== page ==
Machrie Stone Circle 5
Machrie Moor 5 (grid reference NR90873234) called "Suidh Coire Fhionn" or "Fingal's Cauldron Seat" consists of two concentric rings of granite boulders. The inner circle is 12.0 metres in diameter and consists of eight granite boulders. Excavations in 1861 uncovered an empty, ruined cist in the centre. The outer circle is approximately 18.0 metres in diameter and is formed of fifteen granite boulders. The outer circle is said to form a geometrical egg-shape.
Machrie Stone Circle 11
Machrie Moor 11 (grid reference NR91213242) is a low stone circle with a diameter of around 13 metres. The tallest of the stones is about 1.2 metres high on the western side. Excavations in 1978-9 revealed 10 upright stones, with a pit between each stone possibly representing a post-hole.
James Bryce listed five other antiquities to the west of the stone circles in 1861. Machrie Moor 6 (grid reference NR90733237)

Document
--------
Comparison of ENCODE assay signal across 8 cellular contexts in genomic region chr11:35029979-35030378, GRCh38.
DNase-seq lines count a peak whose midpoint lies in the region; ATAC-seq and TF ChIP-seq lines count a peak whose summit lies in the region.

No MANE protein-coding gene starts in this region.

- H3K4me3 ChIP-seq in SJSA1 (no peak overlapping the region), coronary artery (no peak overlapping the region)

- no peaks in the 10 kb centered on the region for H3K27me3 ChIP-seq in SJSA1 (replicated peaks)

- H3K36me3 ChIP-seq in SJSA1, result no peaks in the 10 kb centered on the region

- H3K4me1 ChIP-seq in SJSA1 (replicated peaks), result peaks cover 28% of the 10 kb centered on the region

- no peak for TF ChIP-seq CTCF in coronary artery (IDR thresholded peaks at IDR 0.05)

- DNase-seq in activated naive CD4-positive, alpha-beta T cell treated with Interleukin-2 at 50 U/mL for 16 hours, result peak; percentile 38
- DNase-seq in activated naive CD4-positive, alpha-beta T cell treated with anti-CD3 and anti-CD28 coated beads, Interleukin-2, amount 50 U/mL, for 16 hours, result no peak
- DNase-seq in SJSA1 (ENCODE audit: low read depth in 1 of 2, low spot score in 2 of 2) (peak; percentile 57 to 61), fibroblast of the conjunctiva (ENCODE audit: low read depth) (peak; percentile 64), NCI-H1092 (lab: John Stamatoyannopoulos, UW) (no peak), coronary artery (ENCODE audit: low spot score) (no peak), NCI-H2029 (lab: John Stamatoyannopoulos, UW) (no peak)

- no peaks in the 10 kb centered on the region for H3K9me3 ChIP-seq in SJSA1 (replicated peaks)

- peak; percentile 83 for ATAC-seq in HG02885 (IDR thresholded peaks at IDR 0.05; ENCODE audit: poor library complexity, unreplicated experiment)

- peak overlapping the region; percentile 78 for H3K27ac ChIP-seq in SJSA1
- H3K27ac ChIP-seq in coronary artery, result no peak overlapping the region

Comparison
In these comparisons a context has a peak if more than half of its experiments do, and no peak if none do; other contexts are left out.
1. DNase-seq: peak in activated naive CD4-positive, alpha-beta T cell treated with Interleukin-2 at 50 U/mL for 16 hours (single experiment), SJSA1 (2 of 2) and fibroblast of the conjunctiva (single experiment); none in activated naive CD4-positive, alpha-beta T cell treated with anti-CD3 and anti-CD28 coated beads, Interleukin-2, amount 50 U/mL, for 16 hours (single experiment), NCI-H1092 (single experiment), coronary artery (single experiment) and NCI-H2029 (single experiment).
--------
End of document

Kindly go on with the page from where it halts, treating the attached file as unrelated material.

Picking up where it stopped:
is the remains of a possible chambered cairn consisting of two touching upright stone slabs at right angles.
Machrie Moor 7 (grid reference NR90633253) is a standing stone 1.6 metres tall.
Machrie Moor 8 (grid reference NR90573237) is the remains of a probable chambered cairn comprising an oval spread of stones approximately 20 metres by 16 metres. The most obvious feature is a 1.8 metre tall standing stone within the east edge of the cairn surrounded by several smaller stones which may have been part of a chamber or facade. Machrie Moor 9 (grid reference NR905324) was a standing stone of which no obvious trace remains.
Machrie Moor 10 (grid reference NR90053265) is the Moss Farm Road Stone Circle.